Tag Archives: #indigenous people

Lessons in Listening

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For the first time in its 59-year history, the Australian Science Teachers Association’s (STAWA) Secondary School of the Year award, an annual prize handed out in Western Australia, went to a school outside of Perth. That kind of anomaly deserves a second look.

The school that won the award for science research is the Christian Aboriginal Parent-directed (CAPS) school in Coolgardie, an independent school established by Aboriginal parents who felt the quality of education in their region was lacking.  This was also the first time the STAWA award went to a school with a mainly Aboriginal student population.

The students at CAPS were under the tutelage of a young science teacher from the United States, Allan Alipio, who wanted to inspire students with the passion he himself felt for science. He allows the students to come up with some of their own ideas, and this is where I think the story starts to get really interesting.

Eucalyptus saligna (Blue Gum)’ (1887)
Artist/Source: Agard Hagman/MAAS

The projects that won the award were mostly based on the application of native plants and indigenous knowledge to energy and medical experiments. One group of teens investigated the antimicrobial potential of traditional medicine plants maroon and crimson turkey bushes as well as sweet potato leaves for potential use as an anti-diarrhoea medication, while another group used local plants like wheel cactus and gum leaves to make ethanol.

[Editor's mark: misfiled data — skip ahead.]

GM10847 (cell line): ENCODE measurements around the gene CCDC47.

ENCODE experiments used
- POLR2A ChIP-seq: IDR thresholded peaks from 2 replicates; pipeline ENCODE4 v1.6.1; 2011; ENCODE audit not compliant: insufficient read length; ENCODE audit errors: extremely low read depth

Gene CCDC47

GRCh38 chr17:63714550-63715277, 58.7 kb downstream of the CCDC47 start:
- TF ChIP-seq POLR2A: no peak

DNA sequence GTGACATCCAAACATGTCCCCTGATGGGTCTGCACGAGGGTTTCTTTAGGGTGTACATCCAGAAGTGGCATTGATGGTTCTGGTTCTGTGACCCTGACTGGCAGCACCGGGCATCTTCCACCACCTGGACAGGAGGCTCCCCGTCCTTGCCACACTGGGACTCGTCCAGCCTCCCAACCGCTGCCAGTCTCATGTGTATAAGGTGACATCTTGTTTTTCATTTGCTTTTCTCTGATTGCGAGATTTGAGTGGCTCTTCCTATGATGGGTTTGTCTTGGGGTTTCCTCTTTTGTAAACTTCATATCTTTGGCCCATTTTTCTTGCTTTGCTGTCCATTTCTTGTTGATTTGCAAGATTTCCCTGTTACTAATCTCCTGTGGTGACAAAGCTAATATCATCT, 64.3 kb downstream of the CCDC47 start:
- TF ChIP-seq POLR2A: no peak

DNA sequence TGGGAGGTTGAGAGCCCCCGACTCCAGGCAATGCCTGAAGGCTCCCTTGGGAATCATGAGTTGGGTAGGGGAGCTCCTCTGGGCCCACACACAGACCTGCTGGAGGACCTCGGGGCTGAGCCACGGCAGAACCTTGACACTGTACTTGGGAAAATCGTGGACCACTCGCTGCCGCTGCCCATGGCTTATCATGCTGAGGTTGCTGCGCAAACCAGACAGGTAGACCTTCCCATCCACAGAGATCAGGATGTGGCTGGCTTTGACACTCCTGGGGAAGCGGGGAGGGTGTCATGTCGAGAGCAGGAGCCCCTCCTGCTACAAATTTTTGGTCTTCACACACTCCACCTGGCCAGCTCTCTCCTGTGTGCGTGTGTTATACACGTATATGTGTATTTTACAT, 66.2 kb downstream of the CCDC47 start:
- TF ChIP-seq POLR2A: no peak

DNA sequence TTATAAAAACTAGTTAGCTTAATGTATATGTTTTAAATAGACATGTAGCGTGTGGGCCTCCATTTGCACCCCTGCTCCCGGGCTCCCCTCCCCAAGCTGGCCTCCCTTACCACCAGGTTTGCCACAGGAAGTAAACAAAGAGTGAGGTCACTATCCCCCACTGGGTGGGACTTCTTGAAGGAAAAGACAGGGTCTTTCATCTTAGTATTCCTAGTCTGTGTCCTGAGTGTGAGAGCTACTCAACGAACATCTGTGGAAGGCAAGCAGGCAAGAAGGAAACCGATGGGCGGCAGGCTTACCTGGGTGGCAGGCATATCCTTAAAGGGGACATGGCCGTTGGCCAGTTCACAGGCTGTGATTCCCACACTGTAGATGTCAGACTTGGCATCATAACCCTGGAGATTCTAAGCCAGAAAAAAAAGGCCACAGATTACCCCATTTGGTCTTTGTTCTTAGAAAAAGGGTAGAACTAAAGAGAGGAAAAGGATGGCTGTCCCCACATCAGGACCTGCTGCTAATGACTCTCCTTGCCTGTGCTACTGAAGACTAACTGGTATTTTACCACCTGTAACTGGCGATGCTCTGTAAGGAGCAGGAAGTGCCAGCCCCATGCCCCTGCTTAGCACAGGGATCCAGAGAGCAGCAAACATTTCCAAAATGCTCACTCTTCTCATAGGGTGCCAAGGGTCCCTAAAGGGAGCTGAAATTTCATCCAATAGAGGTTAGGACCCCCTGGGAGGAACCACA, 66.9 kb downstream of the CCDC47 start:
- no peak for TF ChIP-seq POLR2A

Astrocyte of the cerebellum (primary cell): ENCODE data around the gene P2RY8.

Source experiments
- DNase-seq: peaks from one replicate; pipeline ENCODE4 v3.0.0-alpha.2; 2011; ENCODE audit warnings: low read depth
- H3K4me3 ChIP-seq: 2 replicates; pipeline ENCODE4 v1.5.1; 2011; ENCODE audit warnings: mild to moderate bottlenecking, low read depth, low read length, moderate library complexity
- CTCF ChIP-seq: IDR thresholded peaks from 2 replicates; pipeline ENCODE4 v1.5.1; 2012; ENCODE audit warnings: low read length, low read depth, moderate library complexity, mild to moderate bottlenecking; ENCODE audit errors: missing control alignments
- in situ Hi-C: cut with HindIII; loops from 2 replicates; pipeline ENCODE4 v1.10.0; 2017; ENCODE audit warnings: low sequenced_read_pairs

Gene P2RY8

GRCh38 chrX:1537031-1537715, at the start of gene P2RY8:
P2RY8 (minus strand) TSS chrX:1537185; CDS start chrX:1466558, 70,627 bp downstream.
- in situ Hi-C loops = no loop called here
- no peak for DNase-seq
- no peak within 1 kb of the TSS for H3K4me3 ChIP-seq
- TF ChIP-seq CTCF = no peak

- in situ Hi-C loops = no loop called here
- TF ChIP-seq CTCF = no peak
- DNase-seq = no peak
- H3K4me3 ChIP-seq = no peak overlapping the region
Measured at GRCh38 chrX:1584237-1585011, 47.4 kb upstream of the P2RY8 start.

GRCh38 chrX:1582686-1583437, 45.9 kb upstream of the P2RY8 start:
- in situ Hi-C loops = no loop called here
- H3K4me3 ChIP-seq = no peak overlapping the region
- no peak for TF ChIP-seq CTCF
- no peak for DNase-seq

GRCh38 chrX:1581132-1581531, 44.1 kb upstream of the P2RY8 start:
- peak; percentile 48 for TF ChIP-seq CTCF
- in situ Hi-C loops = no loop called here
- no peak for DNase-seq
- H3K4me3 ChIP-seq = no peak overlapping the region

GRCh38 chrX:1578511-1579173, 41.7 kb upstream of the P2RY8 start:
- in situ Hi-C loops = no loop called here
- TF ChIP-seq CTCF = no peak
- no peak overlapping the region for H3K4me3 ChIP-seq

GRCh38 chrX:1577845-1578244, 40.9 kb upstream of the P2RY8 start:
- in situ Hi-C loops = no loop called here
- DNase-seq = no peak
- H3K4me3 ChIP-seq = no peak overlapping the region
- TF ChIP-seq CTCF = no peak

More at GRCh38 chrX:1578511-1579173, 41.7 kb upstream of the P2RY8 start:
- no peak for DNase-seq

This award speaks to the profound impact that good teaching can have – not just on passing along the facts and passing tests, but on inspiration and passion. I think it’s important to stress that, rather than imposing a standardized curriculum, Mr. Alipio listened to his students.

There’s a lot that could be discussed here about the all-too-common lack of education funding for indigenous populations. This gets at a larger issue of the side-lining (or worse) of indigenous populations around the world, and the extent to which their deep local knowledge has been suppressed, disdained, ignored, or (as with many medicinal applications) commercially exploited. And as we slog through this new era of climate change, that knowledge is more relevant than ever – as is the necessity to start listening.

Wheel cactus (Opuntia robusta)
Artist/Source: M.E. Eaton/Crow & Raven

People who identify as indigenous number an estimated 370 people worldwide, made up of around 5000 groups across 70 countries. They make up approximately 5% of the global population – but traditional lands and territories contain an estimated 80% of Earth’s biodiversity.

Gleb Raygorodetsky put it well in this excellent article: “With collective knowledge of the land, sky and sea, these peoples are excellent observers and interpreters of change in the environment. The ensuing community-based and collectively-held knowledge offers valuable insights, complementing scientific data with chronological and landscape-specific precision and detail that is critical for verifying climate models and evaluating climate change scenarios developed by scientists at much broader spatial and temporal scale. Moreover, indigenous knowledge provides a crucial foundation for community-based adaptation and mitigation actions…